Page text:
How exactly will our video conferencing and unified communications technologies be treated in this new way of looking at things? What about remote access to our customer’s systems via VPN?
Is the FCC going to only protect the traffic that is considered a content provider to the consumer? In that case, how are they going to define what a content provider is?
Taking that a step further, as we just clarified, wireless broadband networks are going to potentially be included in these new rules. How are they going to handle video calls between devices?
The language is exceptionally vague and immensely disconcerting for how networked AV devices that communicate across a broadband network are going to be treated moving forward.
The biggest criticism that I have seen regarding the proposal has been that at no point does it address the lack of competition.
In many of the regions of the US you would be lucky to find more than one or two possible ISPs to choose from. But at no point in this proposal does it state that the regionalization of the major ISPs is going to need to be addressed.
They did, though, offer one way to improve competition in the regions that wish to pursue having a public utility provided by the local city or county that wishes to build a network of their own in that these new rules will require fair access to poles and conduits.
This is particularly good news if you’re hoping to see a Google Fiber network deployed in your region anytime soon. While this will be a positive in offering more options, those options will only be available if the local government can afford the cost of constructing and maintaining a broadband network, or if Google has an interest in coming to your town.
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Many have jumped on the bandwagon of saying that these changes will turn the broadband networks into a utility. However, there is a stipulation in the proposal that states the FCC will exercise forbearance when it comes to rate regulation.
One of the issues addressed in making certain services utilities, and having the heavy regulations that they do, is to ensure that the consumers will all have fair access to them.
If the FCC is electing to leave rates up to the ISPs, then they are leaving the consumers exposed at this point to front the cost of any potential network upgrades that the FCC themselves have recently required. That’s a loophole you can undoubtedly expect the ISPs to use to their great advantage.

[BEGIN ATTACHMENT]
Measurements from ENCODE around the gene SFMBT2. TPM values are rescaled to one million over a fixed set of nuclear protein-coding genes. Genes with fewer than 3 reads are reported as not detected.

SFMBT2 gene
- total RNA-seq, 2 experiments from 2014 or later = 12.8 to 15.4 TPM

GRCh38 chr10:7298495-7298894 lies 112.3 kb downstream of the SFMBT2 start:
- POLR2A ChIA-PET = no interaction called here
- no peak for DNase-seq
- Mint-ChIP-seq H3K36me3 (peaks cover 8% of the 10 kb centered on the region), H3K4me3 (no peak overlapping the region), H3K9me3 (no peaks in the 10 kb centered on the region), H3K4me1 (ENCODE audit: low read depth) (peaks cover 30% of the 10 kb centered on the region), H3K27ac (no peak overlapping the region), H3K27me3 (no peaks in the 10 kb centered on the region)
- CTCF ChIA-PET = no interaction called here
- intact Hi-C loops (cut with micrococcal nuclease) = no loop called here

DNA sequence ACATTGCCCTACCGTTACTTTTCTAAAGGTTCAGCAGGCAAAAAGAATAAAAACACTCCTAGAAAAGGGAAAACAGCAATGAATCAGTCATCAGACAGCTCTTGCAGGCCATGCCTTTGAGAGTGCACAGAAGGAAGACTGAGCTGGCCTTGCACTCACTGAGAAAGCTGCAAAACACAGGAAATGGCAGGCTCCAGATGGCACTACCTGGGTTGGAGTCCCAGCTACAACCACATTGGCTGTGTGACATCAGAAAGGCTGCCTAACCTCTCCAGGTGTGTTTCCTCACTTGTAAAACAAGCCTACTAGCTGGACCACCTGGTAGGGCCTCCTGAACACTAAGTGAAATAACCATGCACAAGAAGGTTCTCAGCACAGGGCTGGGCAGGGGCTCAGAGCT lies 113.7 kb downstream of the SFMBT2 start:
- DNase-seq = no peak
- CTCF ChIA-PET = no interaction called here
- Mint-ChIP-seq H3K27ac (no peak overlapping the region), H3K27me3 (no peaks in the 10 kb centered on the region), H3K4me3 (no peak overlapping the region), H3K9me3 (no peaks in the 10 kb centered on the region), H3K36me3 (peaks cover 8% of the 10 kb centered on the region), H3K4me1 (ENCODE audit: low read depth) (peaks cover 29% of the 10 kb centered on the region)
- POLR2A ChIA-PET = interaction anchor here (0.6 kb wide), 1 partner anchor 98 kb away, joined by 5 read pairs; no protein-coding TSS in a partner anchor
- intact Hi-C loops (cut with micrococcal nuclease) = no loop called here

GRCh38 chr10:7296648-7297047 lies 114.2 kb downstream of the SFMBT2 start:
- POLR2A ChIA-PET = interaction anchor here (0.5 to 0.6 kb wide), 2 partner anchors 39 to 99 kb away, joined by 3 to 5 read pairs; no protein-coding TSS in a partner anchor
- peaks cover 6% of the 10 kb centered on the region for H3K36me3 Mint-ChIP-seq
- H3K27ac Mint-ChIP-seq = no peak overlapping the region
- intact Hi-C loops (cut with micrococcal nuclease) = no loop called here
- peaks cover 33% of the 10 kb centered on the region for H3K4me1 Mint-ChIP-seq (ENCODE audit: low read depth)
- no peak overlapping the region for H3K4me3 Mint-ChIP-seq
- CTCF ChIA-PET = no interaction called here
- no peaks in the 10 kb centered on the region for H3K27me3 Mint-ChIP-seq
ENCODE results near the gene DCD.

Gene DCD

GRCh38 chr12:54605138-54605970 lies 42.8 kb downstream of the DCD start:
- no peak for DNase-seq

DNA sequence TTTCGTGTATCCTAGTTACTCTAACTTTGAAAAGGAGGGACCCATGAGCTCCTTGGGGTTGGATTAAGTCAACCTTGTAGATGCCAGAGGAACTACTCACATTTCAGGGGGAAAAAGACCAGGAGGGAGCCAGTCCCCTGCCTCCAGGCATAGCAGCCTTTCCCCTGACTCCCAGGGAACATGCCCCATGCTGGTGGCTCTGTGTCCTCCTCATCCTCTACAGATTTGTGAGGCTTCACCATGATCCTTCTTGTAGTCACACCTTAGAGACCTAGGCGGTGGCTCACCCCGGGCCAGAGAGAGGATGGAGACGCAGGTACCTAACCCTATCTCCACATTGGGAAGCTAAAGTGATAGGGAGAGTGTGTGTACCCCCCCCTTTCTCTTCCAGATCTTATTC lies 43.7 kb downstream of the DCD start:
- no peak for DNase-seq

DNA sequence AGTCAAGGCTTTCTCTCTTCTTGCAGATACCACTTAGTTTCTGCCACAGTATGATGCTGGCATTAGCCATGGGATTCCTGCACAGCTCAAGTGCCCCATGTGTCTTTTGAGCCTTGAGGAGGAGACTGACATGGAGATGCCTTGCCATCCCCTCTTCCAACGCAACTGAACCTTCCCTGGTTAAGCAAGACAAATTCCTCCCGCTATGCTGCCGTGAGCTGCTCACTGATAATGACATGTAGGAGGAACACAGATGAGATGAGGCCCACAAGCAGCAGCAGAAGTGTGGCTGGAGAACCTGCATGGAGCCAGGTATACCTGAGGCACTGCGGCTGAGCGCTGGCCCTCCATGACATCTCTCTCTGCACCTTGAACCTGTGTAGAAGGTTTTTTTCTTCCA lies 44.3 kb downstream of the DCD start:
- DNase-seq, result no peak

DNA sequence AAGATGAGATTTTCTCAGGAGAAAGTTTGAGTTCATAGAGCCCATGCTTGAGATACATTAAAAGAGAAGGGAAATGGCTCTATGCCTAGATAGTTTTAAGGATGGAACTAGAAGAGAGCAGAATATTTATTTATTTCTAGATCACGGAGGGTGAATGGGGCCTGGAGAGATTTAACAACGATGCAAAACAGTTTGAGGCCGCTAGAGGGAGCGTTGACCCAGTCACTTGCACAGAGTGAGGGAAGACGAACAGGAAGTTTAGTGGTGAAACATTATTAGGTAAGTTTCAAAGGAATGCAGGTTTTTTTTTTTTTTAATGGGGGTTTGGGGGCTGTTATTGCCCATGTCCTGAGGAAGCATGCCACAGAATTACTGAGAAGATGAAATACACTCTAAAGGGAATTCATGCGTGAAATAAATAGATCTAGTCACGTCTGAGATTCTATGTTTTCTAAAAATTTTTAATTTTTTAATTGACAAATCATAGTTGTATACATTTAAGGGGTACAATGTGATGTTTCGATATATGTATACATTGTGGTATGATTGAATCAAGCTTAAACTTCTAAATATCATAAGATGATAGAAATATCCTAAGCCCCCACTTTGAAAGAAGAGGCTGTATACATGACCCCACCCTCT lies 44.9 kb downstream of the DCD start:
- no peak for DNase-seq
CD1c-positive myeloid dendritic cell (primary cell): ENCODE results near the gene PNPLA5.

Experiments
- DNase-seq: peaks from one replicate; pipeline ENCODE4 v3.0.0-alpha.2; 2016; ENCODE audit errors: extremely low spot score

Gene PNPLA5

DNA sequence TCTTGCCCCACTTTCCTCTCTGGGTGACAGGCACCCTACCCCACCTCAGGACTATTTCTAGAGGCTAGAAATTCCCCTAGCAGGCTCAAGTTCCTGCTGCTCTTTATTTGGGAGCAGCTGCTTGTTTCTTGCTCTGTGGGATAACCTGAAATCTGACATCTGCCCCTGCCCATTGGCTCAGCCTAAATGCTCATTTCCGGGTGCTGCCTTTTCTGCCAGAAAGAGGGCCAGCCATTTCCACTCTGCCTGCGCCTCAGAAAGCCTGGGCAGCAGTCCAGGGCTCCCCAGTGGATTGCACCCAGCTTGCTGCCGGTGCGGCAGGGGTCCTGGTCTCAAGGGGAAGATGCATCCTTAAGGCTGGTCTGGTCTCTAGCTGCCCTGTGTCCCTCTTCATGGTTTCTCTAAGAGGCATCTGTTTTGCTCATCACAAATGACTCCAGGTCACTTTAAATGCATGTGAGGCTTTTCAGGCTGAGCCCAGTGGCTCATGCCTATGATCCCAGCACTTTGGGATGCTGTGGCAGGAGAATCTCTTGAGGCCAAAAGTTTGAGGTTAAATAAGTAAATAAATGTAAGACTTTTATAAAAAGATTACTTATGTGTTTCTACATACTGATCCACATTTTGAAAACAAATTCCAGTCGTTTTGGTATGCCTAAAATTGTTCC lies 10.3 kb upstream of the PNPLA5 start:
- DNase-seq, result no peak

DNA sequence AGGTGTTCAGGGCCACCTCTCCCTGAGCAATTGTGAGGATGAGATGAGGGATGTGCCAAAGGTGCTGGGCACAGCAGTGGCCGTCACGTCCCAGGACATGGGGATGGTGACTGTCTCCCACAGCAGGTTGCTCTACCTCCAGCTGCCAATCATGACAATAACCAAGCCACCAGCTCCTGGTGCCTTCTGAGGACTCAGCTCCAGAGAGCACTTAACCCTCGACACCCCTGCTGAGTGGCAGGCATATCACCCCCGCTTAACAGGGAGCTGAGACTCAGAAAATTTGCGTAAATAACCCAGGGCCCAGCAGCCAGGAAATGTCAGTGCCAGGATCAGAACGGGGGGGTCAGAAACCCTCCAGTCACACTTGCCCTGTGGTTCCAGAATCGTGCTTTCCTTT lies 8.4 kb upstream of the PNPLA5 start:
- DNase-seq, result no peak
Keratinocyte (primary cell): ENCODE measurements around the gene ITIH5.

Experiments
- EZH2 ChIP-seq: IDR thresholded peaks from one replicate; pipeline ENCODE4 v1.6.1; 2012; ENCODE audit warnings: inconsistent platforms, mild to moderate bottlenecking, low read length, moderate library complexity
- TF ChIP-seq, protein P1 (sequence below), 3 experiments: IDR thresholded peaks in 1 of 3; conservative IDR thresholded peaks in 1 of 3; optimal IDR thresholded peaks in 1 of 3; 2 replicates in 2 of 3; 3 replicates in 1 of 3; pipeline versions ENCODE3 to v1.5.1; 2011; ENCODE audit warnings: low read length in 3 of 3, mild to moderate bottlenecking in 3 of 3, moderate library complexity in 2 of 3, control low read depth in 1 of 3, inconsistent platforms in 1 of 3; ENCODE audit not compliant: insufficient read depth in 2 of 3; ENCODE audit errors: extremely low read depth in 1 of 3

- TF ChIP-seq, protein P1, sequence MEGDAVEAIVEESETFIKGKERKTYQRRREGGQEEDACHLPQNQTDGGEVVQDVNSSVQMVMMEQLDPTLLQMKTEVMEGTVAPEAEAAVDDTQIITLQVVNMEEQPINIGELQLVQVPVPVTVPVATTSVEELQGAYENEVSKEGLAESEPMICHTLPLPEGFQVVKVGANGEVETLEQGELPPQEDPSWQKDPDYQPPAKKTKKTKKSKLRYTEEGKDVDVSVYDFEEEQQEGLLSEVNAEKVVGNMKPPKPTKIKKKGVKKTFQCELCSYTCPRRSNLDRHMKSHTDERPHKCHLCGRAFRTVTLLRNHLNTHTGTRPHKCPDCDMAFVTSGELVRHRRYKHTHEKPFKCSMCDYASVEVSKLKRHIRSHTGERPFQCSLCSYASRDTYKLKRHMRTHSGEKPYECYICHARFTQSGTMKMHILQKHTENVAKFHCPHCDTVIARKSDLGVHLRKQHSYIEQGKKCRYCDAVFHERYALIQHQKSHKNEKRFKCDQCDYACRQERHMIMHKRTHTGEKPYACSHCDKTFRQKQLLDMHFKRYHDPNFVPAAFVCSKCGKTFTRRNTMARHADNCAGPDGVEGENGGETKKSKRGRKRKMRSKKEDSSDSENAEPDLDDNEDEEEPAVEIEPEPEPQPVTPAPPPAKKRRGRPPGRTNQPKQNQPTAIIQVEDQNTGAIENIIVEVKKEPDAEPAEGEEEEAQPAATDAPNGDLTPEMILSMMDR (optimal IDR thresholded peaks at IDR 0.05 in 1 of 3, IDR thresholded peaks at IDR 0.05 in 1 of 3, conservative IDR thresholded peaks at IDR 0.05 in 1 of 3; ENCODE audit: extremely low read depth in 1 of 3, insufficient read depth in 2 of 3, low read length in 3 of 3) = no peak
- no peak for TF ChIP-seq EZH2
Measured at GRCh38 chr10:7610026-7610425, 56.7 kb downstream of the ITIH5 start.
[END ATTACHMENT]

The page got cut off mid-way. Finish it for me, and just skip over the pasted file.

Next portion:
Is This The Last Word?
This proposal that Chairman Wheeler has issued is just that – a proposal – and an extraordinarily vague one at that.
The vote between the five members of the FCC on this proposal will not take place until February 27th. There is also no certainty that there will not be modifications to the complete 332 page proposal by the FCC members to either strengthen or weaken it in favor of the public or the ISPs.
Not to mention the fact that two bills, one in the House of Representatives and one in the Senate, are currently up for debate that would enact certain parts of this proposal while also stripping the FCC of the ability to regulate broadband networks in the future.
And, of course, the ISPs will likely not take any of this lying down, lest we forget that this all started last January because Verizon won their case in the Federal Court of Appeals.
This fight over broadband network regulation is heating up, with FCC Commissioner Pai already firing back over the supposed contents of the proposal, and the AV industry has a pretty heavy stake in the outcome as it will undoubtedly affect how our networked device transmissions will be treated.
For a full background of how this issue has progressed since January 2014, please see my further coverage here.